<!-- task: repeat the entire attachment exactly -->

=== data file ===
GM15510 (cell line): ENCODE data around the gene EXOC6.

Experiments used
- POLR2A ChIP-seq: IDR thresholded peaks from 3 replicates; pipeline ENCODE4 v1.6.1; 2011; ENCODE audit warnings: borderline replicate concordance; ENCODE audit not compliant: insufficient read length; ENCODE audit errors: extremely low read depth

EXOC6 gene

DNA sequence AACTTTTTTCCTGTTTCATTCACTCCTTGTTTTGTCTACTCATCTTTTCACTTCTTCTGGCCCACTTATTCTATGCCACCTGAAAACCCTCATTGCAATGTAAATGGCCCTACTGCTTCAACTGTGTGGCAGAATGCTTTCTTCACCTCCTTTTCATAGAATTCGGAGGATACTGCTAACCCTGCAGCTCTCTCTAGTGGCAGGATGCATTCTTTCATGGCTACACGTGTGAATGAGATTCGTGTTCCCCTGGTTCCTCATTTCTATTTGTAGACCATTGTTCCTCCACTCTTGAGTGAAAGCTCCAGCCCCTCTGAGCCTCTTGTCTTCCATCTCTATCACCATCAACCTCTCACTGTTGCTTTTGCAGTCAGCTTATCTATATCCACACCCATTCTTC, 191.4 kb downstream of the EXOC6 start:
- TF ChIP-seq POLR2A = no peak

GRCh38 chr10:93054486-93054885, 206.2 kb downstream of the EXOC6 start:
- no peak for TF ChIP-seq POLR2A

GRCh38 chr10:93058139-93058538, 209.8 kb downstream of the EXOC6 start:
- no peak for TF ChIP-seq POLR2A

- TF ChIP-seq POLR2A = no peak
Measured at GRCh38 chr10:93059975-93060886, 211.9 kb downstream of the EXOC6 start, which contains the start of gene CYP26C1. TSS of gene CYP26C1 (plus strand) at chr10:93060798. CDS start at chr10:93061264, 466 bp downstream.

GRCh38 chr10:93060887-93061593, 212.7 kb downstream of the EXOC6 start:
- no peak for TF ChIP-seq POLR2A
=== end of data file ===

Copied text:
GM15510 (cell line): ENCODE data around the gene EXOC6.

Experiments used
- POLR2A ChIP-seq: IDR thresholded peaks from 3 replicates; pipeline ENCODE4 v1.6.1; 2011; ENCODE audit warnings: borderline replicate concordance; ENCODE audit not compliant: insufficient read length; ENCODE audit errors: extremely low read depth

EXOC6 gene

DNA sequence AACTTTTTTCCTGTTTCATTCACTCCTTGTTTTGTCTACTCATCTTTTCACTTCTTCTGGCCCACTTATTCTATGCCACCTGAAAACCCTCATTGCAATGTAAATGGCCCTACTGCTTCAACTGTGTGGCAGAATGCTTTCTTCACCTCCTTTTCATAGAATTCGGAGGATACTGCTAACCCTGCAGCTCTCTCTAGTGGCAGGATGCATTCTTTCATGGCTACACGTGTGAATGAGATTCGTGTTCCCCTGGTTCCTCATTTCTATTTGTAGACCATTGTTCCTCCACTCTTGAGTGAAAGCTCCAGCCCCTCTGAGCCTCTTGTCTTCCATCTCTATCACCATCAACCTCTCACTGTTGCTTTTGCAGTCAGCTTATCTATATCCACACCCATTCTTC, 191.4 kb downstream of the EXOC6 start:
- TF ChIP-seq POLR2A = no peak

GRCh38 chr10:93054486-93054885, 206.2 kb downstream of the EXOC6 start:
- no peak for TF ChIP-seq POLR2A

GRCh38 chr10:93058139-93058538, 209.8 kb downstream of the EXOC6 start:
- no peak for TF ChIP-seq POLR2A

- TF ChIP-seq POLR2A = no peak
Measured at GRCh38 chr10:93059975-93060886, 211.9 kb downstream of the EXOC6 start, which contains the start of gene CYP26C1. TSS of gene CYP26C1 (plus strand) at chr10:93060798. CDS start at chr10:93061264, 466 bp downstream.

GRCh38 chr10:93060887-93061593, 212.7 kb downstream of the EXOC6 start:
- no peak for TF ChIP-seq POLR2A